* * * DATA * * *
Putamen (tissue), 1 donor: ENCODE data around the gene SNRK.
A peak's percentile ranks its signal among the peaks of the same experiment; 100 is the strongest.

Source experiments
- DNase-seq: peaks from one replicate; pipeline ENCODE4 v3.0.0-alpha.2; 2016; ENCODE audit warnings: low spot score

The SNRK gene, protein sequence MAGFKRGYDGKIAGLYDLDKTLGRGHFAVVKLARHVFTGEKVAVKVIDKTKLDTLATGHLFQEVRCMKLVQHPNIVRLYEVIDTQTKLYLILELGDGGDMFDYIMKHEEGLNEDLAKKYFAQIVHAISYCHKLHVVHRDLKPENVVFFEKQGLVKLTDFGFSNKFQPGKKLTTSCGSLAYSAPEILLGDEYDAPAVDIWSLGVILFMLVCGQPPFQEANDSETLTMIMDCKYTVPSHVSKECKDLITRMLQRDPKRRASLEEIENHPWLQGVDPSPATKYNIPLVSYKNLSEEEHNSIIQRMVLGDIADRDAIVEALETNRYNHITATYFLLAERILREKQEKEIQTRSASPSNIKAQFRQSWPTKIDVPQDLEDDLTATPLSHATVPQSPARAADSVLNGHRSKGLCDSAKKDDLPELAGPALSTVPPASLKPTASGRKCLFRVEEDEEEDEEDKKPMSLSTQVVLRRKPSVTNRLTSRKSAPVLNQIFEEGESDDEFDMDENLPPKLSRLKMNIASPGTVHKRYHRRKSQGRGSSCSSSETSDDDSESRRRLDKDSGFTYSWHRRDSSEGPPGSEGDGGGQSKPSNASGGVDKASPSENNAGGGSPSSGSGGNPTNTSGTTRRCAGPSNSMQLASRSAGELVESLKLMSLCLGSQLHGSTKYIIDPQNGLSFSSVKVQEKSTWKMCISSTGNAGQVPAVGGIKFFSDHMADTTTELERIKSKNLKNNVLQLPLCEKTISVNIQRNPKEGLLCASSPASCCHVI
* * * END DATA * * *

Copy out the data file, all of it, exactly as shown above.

Putamen (tissue), 1 donor: ENCODE data around the gene SNRK.
A peak's percentile ranks its signal among the peaks of the same experiment; 100 is the strongest.

Source experiments
- DNase-seq: peaks from one replicate; pipeline ENCODE4 v3.0.0-alpha.2; 2016; ENCODE audit warnings: low spot score

The SNRK gene, protein sequence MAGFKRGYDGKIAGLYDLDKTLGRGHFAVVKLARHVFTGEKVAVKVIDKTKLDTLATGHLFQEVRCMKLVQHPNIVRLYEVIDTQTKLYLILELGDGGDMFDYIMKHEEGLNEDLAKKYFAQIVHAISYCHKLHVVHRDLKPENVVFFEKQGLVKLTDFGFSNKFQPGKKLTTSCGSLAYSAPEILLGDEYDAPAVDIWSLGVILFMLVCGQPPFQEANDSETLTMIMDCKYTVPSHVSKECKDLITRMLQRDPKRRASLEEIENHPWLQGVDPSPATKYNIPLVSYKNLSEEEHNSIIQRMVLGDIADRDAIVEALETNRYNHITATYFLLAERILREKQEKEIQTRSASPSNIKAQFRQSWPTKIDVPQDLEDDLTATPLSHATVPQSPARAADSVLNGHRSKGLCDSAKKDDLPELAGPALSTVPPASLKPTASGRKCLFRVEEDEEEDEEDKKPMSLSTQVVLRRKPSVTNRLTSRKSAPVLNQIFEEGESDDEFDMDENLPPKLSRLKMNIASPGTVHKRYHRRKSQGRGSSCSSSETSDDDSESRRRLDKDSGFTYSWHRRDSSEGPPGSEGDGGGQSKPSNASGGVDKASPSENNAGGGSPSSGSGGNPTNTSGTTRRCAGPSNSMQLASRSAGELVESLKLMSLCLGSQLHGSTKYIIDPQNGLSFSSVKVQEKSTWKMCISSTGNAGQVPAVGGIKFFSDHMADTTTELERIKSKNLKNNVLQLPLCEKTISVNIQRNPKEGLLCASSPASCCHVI